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An Art Mentoring Story with a Moral – Don’t Miss the Opportunity!

When I was a kid living in New Jersey with my 3 brothers, it was a boy-dominated neighborhood. We had 2 older boys living on one side and 2 boys on the other. Thankfully, there was one other girl for me to play with, but it was a pretty rough and tumble, sports-oriented backyard.

Anyway, this sets the stage for one skinny little artistic girl (me) amongst the male-oriented gender.

So the 2 neighbor boys who were much older than me had a very well-built and desirable “clubhouse.” I’m not sure what this single room cottage was originally built for, but it was a very cool little house.

One of these neighbor boys, Jack, had artistic talent and would use the clubhouse to collect and draw comic books. Of course, even back then I was fascinated with his drawings. Most of the time, the boys would keep me out, but occasionally I would be allowed to enter the superhero kingdom.

On one of those days, Jack had sectioned off a piece of paper and told me what to draw in each square. He told me to draw Wonder Woman lassoing a bad guy in one box and then the guy knocked out in the next. . . stuff like that. He coached me along, asking me what Wonder Woman’s costume look like, what color were her boots, what a gun looked like, and so on.

Then, the next day when I came back to the clubhouse, there was a comic book made from my drawings which were all artistically enhanced by Jack with a title page and words added to make a story and folded up into a little book.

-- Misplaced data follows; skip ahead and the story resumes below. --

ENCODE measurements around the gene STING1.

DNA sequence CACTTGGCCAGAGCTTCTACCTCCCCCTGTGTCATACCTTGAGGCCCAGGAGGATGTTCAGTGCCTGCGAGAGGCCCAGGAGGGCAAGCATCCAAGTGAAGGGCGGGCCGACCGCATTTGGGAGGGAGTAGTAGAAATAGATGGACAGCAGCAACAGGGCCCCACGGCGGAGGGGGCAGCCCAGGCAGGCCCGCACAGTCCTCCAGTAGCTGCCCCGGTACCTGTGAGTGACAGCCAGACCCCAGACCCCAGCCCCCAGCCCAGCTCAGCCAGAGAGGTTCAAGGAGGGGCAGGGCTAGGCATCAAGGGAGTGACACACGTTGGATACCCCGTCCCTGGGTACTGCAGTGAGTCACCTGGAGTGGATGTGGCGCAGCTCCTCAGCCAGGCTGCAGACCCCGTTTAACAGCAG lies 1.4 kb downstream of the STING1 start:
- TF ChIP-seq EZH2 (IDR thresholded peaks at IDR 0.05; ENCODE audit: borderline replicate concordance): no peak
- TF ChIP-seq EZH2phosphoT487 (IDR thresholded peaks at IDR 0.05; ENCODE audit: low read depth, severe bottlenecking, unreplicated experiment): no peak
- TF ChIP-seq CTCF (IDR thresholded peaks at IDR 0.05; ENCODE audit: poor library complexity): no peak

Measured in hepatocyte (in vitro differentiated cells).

I had no idea he was going to do this. To have my little 8 year-old drawings look like a finished book was the best thing I’d ever seen. It made a huge impression on me—I was an illustrator at age 8!

So, the point to all this is that you never know how even a small gesture will help nurture a creative talent.

I’m sure Jack had no idea of the impression he was going to make on me. But here I am, some years later still pursuing art. And in this busy, blogging, facebooking world, let’s not forget to spend a little time to mentor our little ones.

You want to know the best part of the story? Jack just found my blog by accident and bought this painting, entitled Quiet Storm.

quiet-storm

Yes, my first mentor is still supporting me! How sweet is that! Thank you, Jack.

To learn more about Diana Mulder, please visit her art blog.

*Note: this post may contain affiliate links*

It's not the devil or poor lighting that kills the motivation to create. It's LIFE. Life wears us down and we use it as an excuse. I have a history of talking to myself, explaining why today isn't a good day to make art. Sometimes another artist in a state of “stuckness” will get my mind off my own excuses and force some truth into my head. Once I heard myself tell another. . . read more

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